You know the feeling: 4pm on a Friday afternoon, and an emergency patient sits in your chair wanting you to figure out their problem, not next week, but right this second. Many times, the emergency exam (formally known as the Limited Oral Evaluation) is a complicated process with patient’s reported symptoms being confusing and misleading, but it is up to you as the dentist to come up with the correct diagnosis to be able to address their chief complaint. With symptoms being so objective and personal to each patient, there are some general steps that you can take in order to simplify your emergency exams and leave with peace of mind knowing your patients were well-cared-for.
First things first: the history of the chief complaint.
Ask the patient questions like: “Are you in pain?”, “when did the pain start?”, “Was there something that happened right before the pain started?”, “Is the pain spontaneous or only with cold/hot drinks?”, “Is the pain keeping you up at night?”, “Have you taken any medications, and have they helped with the pain?”. These questions can help you to start thinking about differential diagnoses. For example, a patient who is reports pain on biting and cold sensitivity but no spontaneous pain may just have high occlusion, reversible pulpitis or even a small crack. Sharp pain on release from biting may indicate a cracked tooth. Pain on flossing in an area of a recently placed restoration may be a tight contact or may be a bond failure. When you start getting reports of spontaneous pain, sensitivity to heat, and throbbing sensations, then you start thinking more pulpal involvement with possibility for a root canal. The patient may also not always have pain, and their emergency could be that they have a small chip on the incisal edge of their front tooth with a wedding to attend tomorrow. With a proper history, you can also usually narrow down the area of focus to allow you to more effectively diagnose a specific cause for the discomfort.
Second step: the clinical exam.
After getting an idea of what some possible differential diagnoses are, you can now plan on what clinical tests that you might need to do to get a more definitive diagnosis. Take a look at the tooth and the surrounding teeth. Have the patient point to the tooth or area that they are complaining about. Look for the presence of sinus tracts which are signs of chronic infection. If you’re suspicious that a tooth needs a root canal, an Endo Ice cold test can give you an 86% accurate result of the pulp’s vitality. The percussion test can tell you whether or not there is an infection at the root of the tooth, or sometimes can help with finding a crack (along with another tool called a tooth sleuth). Probing depths can reveal the presence of a crack if there are isolated deep probing depths or some active periodontal disease if there are more generalized deep probing depths. The idea with these various tests is to gather enough information to combine with reported symptoms in order to come to a proper diagnosis.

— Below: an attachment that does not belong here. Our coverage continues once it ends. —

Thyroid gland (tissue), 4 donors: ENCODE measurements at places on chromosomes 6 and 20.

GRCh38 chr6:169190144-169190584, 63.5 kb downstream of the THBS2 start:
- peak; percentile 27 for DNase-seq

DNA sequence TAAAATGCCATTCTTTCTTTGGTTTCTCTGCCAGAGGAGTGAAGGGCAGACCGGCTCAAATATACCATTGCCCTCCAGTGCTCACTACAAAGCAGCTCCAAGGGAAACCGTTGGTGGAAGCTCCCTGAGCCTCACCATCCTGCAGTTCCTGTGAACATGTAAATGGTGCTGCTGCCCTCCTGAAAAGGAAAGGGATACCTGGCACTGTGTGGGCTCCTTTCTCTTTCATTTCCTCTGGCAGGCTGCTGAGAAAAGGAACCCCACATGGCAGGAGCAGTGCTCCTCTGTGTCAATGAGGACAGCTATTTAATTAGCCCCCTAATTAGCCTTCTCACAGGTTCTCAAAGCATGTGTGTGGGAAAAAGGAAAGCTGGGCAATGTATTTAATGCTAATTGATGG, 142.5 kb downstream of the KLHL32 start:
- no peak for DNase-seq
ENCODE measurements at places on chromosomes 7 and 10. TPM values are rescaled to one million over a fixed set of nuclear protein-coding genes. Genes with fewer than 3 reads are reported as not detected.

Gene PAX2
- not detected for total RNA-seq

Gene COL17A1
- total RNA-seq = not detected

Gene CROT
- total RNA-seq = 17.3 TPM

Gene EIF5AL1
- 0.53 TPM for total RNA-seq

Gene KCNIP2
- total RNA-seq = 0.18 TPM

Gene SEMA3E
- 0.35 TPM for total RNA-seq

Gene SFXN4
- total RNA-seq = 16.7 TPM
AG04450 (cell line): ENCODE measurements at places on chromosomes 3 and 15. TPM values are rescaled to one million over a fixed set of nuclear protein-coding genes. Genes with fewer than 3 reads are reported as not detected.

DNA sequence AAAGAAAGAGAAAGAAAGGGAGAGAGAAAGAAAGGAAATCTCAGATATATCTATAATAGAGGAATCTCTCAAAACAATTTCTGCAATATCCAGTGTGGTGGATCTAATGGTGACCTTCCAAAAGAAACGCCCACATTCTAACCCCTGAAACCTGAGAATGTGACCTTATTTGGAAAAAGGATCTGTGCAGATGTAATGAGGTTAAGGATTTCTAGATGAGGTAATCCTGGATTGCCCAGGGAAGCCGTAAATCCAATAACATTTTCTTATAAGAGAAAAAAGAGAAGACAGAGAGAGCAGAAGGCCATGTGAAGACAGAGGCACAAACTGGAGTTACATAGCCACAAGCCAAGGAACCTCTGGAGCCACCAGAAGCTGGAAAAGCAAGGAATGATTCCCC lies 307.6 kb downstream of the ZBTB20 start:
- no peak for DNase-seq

Next step: the radiograph.
After thinking through some differential diagnoses based on the history recorded and clinical exam, you can now decide what kind of radiographs that you would like to take. Radiographs are not always necessary in every emergency exam, but in most cases involving pain or discomfort, they are a great step in helping you to properly diagnose. In most cases, a periapical picture is a great first picture to get. It can show you any active infection happening at the root of the tooth or show you any possible caries, large fractures, or other possible causes of pain. You may also be able to detect classic signs of certain types of diagnoses such as J-shaped lesions present in cracked teeth. If you are dealing with a deeply carious tooth or fractured tooth, a bitewing is also a great image to have because it shows you the bone level in relation to the remaining tooth structure. This image can help you to decide when a tooth’s restorability prognosis is good, questionable or even hopeless/non-restorable.
Final step: treatment options and informed consent.
Whether your treatment option is a painless and small Class IV filling or a complicated surgical extraction, informed consent is the key. After making your diagnosis, come up with a list of acceptable (and realistic) treatment options, and present all of them to your patient. It is okay to give your patient your opinion on a treatment option, but don’t forget that the decision ultimately comes down to them—patient autonomy is important. Likewise, it is important to remember that no treatment is also an option, but it is up to you to inform your patient about the risks and benefits of doing nothing. Another great tip from one of my clinical faculty back in dental school when dealing with patients with severe pain is to anesthetize them (with consent) after getting all of your diagnostics but before discussing final treatment options. This allows your patient to truly have informed consent and make rational decisions based on risks and benefits instead of making emotional decisions based on current pain level.
While emergency diagnosis and treatment can be much more complicated than expected, remembering these few steps can help to simplify the process and leave you with a satisfied patient.
General Dentist. Author at The Tooth Bank and create content for our social media with a focus on providing information for new dentists..